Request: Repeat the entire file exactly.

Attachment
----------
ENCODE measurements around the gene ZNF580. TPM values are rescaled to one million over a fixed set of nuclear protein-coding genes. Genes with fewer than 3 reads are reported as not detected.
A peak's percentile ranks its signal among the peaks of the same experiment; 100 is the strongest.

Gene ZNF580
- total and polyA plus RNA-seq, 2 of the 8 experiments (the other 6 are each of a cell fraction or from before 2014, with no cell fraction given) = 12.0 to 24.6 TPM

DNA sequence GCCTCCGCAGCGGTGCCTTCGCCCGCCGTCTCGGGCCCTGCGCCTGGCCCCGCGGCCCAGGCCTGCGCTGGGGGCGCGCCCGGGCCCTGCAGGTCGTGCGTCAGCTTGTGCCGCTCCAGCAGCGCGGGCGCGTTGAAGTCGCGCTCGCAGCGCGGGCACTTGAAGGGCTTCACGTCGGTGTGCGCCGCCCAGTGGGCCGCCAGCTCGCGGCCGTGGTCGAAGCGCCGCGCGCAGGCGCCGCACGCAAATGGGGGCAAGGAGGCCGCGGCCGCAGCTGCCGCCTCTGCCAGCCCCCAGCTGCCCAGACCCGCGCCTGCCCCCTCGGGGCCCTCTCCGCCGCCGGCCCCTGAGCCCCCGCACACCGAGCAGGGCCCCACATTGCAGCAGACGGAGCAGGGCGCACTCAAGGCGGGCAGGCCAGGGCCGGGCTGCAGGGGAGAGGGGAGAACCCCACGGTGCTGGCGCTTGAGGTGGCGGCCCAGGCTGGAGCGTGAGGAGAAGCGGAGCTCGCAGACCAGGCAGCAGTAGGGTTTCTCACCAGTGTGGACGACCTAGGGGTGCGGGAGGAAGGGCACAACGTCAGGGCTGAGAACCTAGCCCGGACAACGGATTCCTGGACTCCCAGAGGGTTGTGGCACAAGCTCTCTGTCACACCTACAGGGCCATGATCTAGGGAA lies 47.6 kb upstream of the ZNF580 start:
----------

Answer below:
ENCODE measurements around the gene ZNF580. TPM values are rescaled to one million over a fixed set of nuclear protein-coding genes. Genes with fewer than 3 reads are reported as not detected.
A peak's percentile ranks its signal among the peaks of the same experiment; 100 is the strongest.

Gene ZNF580
- total and polyA plus RNA-seq, 2 of the 8 experiments (the other 6 are each of a cell fraction or from before 2014, with no cell fraction given) = 12.0 to 24.6 TPM

DNA sequence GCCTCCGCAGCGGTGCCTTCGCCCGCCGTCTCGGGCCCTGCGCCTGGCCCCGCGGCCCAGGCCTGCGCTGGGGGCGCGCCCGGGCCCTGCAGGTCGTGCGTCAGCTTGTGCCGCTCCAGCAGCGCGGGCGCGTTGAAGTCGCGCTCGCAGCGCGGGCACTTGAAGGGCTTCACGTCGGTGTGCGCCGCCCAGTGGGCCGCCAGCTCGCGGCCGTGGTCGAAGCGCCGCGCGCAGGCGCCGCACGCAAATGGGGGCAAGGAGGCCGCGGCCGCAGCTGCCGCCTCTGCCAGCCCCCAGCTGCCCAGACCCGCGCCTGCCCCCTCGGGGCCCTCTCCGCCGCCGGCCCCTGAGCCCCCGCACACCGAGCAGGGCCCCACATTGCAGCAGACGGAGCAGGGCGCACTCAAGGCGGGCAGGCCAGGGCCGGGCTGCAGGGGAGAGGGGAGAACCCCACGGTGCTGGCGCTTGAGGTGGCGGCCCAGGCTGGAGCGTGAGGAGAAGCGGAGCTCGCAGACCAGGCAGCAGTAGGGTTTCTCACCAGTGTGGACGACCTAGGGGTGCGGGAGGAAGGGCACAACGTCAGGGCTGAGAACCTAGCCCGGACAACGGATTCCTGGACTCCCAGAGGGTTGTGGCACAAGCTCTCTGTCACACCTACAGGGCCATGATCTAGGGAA lies 47.6 kb upstream of the ZNF580 start: